Late starters – what are they? Later flowerers we know of. John Lee hooker coming back at the end of a long and slowly back-sliding career to barnstorm his way to the pop top again. Loretta Lynn, the coalminer’s daughter, making records with Jack White of the White Stripes at the age of 76. Emyr Humphreys, novelist of the Welsh north and the Welsh conscience, on the long list for the 2009 Wales Book of the Year at the age of 92. Ruth Bidgood, at 89, still publishing prize-winning collections of poetry with Seren. Dannie Abse at 88 is writing more now than he did in the energy and heat of youth. His Two For Joy from Random House follows hard on the heels of a fat New Selected from Hutchinson.
Those who have the life experience suddenly see the reaper up front and, if their health is holding, begin to exhibit a paranoia about leaving a decent mark. John Updike lived to the age of 76. His Rabbit books mapped out the route from life to death. “I can appreciate the advantages, for a writer, of youth and obscurity”, he wrote in Aarp magazine, “You are not yet typecast. You can take a cold view of the entire literary scene.” Young writers have their as yet untapped youth still to work with. Their first and so vital twenty years. The older writer will have mined those experiences and be, as Updike puts it, “sifting” from the age of 40 on.
You want fresh then go for the young. You’d prefer life to be measured? Stick to age. But the late starter, product of increasing life spans and a culture that encourages creative writing, where do they fit in? Among the modules and courses in extra mural departments and cold school room night classes there are some who seem to have been attending for years. They turn up. They write. They come back again. Nothing ever seems to go anywhere.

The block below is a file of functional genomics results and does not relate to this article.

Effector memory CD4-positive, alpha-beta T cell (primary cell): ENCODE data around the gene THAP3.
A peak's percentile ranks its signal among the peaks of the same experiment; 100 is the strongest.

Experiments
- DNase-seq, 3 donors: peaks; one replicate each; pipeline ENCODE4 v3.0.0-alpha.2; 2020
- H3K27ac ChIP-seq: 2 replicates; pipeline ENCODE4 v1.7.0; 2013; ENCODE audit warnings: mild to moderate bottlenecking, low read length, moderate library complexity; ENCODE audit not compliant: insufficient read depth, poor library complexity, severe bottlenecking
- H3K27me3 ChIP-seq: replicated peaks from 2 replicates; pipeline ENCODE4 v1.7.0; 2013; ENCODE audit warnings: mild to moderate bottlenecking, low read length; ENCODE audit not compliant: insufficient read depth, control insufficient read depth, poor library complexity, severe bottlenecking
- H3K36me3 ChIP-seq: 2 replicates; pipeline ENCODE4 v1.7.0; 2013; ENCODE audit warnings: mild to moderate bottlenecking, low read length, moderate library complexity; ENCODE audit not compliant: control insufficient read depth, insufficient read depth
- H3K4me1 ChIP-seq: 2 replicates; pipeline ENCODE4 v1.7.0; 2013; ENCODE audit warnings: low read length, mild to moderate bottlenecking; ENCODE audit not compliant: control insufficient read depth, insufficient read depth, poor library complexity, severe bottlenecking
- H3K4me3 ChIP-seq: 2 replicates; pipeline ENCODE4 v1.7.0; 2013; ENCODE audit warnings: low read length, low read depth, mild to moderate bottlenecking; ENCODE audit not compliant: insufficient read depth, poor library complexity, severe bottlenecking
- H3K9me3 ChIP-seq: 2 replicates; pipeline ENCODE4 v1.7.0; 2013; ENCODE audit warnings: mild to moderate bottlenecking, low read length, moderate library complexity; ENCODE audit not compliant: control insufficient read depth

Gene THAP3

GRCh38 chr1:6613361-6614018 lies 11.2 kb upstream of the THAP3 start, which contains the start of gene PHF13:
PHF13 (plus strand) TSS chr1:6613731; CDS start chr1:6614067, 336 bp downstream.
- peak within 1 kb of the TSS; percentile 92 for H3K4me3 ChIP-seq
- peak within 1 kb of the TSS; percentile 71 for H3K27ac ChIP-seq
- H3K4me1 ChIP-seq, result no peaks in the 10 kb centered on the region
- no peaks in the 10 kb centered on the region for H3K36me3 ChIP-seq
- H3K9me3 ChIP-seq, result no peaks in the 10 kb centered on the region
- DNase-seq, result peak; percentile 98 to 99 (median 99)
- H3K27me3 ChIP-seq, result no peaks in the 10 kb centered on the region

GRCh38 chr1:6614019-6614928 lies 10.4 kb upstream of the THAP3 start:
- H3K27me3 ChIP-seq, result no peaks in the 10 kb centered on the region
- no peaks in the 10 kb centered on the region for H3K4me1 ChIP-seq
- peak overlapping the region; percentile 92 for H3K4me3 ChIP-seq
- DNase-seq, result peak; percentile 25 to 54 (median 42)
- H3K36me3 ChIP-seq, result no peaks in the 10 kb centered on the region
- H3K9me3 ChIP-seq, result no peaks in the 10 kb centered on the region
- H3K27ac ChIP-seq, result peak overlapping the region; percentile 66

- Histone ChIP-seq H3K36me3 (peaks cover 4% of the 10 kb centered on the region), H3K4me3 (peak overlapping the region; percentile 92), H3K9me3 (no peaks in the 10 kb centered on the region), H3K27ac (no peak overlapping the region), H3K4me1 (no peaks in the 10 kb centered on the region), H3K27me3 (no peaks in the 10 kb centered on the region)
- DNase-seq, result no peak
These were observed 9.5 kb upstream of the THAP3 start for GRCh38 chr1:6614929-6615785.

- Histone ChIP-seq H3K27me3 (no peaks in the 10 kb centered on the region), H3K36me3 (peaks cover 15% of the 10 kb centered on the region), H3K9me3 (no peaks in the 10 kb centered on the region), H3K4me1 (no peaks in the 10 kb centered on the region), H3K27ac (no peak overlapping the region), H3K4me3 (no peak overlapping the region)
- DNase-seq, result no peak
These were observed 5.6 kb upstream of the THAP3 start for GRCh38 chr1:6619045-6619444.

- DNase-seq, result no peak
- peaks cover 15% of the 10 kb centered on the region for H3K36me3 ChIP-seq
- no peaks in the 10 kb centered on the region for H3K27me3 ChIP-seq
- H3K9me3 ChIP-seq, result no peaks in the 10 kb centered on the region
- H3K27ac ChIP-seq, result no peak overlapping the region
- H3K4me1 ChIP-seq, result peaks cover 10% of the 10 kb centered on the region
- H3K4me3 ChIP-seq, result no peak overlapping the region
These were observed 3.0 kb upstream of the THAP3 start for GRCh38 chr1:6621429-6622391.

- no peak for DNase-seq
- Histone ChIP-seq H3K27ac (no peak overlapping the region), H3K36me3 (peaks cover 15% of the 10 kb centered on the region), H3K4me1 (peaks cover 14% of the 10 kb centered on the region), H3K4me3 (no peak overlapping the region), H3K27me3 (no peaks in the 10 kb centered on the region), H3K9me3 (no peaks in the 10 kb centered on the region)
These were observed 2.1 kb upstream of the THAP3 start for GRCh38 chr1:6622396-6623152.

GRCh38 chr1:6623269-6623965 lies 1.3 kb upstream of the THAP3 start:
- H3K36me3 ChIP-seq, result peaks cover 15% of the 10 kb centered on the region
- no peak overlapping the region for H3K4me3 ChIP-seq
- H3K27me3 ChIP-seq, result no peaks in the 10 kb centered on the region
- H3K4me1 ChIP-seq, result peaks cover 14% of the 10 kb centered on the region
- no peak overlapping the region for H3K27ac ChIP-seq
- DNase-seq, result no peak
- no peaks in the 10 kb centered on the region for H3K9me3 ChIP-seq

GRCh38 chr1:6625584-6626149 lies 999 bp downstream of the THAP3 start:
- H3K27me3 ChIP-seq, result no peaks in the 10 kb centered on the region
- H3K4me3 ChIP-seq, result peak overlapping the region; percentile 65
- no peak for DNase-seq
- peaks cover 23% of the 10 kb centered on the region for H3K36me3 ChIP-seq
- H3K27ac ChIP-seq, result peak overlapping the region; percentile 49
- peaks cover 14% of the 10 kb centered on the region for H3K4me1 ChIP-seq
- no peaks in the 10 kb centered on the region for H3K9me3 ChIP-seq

According to Joy Howard, owner and operator of Grey Hen Press, everything is like this. Late talent is out there and in quantity. Her mission in life is to offer space to the writer over sixty and especially those who are less well known, who might have waited decades to reach the cutting edge.
Grey Hen’s anthology Cracking On, “poems on ageing by older women”, hardly sounds as if it will have the world by the throat. It is, however, remarkably engaging. Here is poetry of parental death, lost youth, dead lovers, failing limbs, and “the long blind alley of night”, sure. But there are also verses of hope and wonder. June Hall’s leap over the road’s last stile. Alice Beer’s young men in the kitchen. Ann Drysdale’s mastery of generational slip. Fight back. Write it all down. Not a bad idea.
An earlier version of the posting appeared as The Insider in the Western Mail. #180